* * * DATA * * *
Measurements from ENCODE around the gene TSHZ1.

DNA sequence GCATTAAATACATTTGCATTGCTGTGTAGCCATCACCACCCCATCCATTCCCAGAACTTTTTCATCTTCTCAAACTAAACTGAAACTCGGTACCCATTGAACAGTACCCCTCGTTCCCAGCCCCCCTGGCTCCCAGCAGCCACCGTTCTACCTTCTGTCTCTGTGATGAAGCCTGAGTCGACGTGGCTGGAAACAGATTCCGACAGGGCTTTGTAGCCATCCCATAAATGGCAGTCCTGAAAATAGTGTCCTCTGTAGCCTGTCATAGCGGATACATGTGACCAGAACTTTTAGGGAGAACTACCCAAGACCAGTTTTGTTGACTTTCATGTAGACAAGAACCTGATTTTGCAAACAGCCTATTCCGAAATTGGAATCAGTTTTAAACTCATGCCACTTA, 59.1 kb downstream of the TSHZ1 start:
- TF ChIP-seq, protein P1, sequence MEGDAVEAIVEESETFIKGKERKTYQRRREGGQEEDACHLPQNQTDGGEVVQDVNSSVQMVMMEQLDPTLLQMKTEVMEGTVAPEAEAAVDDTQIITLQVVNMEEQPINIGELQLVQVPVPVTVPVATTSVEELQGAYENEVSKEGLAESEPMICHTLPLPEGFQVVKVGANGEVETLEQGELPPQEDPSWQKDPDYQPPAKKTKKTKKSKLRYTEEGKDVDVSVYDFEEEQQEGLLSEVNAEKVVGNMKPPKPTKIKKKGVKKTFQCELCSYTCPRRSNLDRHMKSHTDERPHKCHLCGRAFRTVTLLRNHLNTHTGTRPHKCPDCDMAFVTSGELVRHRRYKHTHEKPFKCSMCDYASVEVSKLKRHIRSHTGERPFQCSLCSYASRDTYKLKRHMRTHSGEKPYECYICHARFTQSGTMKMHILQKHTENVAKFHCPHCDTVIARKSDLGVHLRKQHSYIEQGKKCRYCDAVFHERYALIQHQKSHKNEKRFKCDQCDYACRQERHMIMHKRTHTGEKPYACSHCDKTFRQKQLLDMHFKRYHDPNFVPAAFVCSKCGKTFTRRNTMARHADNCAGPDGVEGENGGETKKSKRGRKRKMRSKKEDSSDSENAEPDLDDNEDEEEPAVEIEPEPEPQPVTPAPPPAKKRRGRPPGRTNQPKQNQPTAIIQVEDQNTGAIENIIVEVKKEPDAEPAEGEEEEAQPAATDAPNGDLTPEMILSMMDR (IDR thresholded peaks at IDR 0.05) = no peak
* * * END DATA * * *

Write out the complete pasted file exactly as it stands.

Measurements from ENCODE around the gene TSHZ1.

DNA sequence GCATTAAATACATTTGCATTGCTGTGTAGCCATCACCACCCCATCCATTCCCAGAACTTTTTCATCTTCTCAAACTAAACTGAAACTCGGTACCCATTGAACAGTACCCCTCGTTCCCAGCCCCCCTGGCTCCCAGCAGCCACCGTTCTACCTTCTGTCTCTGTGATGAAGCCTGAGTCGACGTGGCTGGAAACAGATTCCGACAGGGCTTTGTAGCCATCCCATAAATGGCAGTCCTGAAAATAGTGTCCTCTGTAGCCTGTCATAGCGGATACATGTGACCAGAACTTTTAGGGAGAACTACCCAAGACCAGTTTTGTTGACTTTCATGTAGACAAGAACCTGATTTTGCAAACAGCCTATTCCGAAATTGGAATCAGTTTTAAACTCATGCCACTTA, 59.1 kb downstream of the TSHZ1 start:
- TF ChIP-seq, protein P1, sequence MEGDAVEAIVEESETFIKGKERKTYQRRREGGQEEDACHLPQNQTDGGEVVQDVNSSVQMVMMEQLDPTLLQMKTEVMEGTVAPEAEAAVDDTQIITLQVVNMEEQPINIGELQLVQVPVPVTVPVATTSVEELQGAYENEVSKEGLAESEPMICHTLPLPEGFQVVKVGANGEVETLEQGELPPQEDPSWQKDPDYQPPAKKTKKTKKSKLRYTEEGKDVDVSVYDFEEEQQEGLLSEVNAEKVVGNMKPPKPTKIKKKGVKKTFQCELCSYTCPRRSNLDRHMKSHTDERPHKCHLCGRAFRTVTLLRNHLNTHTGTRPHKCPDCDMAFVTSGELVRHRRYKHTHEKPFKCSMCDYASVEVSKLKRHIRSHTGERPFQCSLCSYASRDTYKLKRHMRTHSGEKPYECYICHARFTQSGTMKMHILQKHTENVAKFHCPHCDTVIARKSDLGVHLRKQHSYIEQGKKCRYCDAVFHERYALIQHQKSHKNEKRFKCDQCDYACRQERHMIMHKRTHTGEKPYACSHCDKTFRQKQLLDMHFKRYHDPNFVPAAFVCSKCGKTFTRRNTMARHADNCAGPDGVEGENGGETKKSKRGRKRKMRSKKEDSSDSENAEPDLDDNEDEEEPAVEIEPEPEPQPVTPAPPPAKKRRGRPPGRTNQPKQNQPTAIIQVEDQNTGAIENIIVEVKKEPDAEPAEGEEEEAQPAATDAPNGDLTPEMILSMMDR (IDR thresholded peaks at IDR 0.05) = no peak